Chile has an enviable coastline: almost 4,000 miles of clean, cool waters nurturing some of the best seafood on Earth. And it’s something people of all walks of life eat quite a bit of here. While the very freshest seafood is often eaten on the coast, in the nearby cities of Valparaíso, and Viña del Mar (and up the cost towards Reñaca and beyond), the hour-and-a-half it has to travel from the ocean to Santiago means we still get very fresh seafood around these parts.
Image: Claudio Palomo
Before you go out for seafood in Santiago (or anywhere in Chile), you’re going to want to do some quick vocabulary building. Here’s a list of seafood dishes you’re likely to find on a menu here, with translations to English.
- Almejas– clams
- Camarones– shrimp
- Centolla– king crab
- Choritos– clams
- Chorito zapato– giant clams
- Erizos– urchins
- Jaiba– crab
- Machas- razor clams
- Locos– a type of abalone
- Ostiones– scallops
- Ostras- oysters
- Picoroco- giant barnacle
- Piure– red sea squirt
Image: Cristián Santana B
The most common seafood starters are machas a la parmesana (razor clams broiled with cheese on top, usually finished with a few drops of alcohol), or locos mayo (abalone on a plate with a hearty dollop of mayonnaise). You can also get camarones al pil pil (shrimp in an oil-based dressing with hot peppers and garlic). These are usually shared.
If you’d like to get a taste of everything all wrapped up in one, you should choose a paila marina: a large greda (terracotta) bowl filled with a large variety of seafood , complete with their shells. If shells aren’t your thing, pick a mariscal caliente, which is a large greda bowl filled with seafood and broth, served hot. You can also get the same collection of seafood served cold, in a mariscal frío.
Other popular, hearty plates include chupes (a thick, bread-fortified bisque) and pasteles, which are usually creamier. Each one comes in its own bowl, and serves one.
Aside from what to eat, you’ll also want to know where to go. Not surprisingly, some of the best seafood is in the markets in the various seaside towns. Look for a place brimming with locals at lunchtime (from about 1:30 PM and on), for a good bet. Seaside restaurants all along the litoral central (central coast) just a couple of hours from Santiago also serve some fabulous meals, with every Chilean family having their favorite. The caleta (fishing quay) at Quintay fills up on weekends, but then so do most other seafood restaurants along the coast.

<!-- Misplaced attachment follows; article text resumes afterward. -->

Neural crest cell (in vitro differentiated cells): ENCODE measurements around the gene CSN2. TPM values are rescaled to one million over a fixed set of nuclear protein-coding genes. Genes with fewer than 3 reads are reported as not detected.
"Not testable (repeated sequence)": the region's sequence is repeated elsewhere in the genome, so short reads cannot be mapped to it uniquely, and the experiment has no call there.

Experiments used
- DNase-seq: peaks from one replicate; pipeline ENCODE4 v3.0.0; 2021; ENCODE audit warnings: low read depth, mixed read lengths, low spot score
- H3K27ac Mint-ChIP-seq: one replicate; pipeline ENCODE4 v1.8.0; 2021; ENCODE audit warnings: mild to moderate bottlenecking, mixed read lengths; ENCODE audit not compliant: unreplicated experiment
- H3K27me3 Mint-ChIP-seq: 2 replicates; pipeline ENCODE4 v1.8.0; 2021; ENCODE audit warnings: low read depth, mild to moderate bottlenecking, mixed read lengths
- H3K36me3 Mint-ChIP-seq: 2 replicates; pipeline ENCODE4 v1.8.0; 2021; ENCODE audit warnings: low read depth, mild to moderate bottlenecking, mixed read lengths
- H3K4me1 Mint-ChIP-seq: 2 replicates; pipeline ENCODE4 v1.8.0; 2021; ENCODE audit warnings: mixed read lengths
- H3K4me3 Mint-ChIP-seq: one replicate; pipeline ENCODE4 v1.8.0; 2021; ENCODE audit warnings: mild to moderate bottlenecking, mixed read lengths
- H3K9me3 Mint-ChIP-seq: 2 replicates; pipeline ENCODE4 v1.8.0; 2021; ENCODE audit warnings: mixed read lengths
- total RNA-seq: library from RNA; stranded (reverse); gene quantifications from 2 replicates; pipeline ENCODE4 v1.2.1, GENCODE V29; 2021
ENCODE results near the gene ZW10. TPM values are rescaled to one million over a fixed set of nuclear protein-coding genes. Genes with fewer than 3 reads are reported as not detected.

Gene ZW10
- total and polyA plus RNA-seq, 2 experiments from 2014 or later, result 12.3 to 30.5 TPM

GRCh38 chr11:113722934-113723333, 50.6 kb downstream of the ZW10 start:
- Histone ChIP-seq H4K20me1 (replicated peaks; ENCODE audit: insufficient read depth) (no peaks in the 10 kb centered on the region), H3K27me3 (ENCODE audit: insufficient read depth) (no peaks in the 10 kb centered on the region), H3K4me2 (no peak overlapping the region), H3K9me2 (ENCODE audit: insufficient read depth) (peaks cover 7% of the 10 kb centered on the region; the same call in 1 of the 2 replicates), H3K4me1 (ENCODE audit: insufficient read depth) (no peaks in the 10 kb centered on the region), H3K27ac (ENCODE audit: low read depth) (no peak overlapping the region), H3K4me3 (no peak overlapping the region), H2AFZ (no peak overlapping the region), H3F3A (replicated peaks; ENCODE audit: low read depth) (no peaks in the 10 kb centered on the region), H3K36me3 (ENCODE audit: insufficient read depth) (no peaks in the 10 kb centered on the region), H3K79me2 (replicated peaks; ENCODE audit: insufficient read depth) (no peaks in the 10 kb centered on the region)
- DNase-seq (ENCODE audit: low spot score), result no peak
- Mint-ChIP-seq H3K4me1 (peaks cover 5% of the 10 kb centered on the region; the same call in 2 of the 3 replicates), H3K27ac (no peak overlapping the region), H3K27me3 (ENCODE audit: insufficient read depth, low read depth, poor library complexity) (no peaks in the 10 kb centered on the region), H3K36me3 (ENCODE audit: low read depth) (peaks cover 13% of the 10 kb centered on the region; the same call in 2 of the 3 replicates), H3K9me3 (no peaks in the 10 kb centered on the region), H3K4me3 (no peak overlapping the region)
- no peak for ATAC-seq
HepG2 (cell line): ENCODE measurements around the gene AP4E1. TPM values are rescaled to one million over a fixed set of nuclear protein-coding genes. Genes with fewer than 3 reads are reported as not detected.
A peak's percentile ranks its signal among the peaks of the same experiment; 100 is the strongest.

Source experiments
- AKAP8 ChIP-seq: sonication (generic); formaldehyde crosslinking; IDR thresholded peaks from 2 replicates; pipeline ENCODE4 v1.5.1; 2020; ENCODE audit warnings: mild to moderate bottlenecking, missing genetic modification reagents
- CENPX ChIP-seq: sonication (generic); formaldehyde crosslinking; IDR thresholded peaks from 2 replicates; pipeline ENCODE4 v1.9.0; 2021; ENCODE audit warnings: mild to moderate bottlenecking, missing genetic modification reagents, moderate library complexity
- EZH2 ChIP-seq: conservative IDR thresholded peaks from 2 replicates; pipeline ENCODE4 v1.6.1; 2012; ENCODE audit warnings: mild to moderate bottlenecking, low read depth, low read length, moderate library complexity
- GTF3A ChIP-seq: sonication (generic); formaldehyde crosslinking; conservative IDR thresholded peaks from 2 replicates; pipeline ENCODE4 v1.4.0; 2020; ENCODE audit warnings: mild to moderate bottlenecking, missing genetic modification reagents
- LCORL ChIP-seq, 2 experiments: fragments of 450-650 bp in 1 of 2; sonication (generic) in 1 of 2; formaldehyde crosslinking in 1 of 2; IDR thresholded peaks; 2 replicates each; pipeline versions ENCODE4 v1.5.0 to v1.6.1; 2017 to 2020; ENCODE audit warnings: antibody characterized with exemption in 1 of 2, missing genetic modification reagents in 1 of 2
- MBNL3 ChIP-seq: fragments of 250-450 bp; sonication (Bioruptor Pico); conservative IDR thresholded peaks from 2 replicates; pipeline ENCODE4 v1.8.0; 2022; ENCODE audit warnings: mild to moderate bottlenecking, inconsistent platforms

Here in Santiago, we have the Mercado Central, for an “authentic” (tourist-friendly) feel and fast dishes amid roving musical performances and general chaos. If you want something even more down-home, cross the river to the Vega and pull up a chair at one of the many comedores (food stalls) there.
But maybe you’ve had enough of roughly shaken out tablecloths and down-home eating experiences, and you want to try out something fancier, more refined. Several top restaurants either specialize in, or make a point of doing, very good preparations of seafood. Below are some of our top picks.
- Puerto Fuy, in Vitacura is considered a world-class restaurant with excellent seafood. They tend towards more elegant preparations, such as ceviches and pasta stuffed with seafood, but they prepare some more traditional dishes as well.
- Astrid y Gastón, in Providencia is another world-class restaurant, this being the Santiago location of a small but wildly-popular multi-site restaurant that started in Peru. Here you can expect dishes with gigantic prawns, and other top-quality seafood with balanced sauces and an excellent wine list.
- Aquí Está Coco, also in Providencia brings the best seafood to Santiago and then prepares it very, very well. There are fussier dishes like trout stuffed with lobster, but they don’t miss a beat with the local specialties, even using the picoroco (giant barnacle) to whip up a tasty sauce.
There are many other restaurants to choose from for seafood in Santiago. For a longer (but by no means exhaustive) list, check out our top 10 list for seafood restaurants.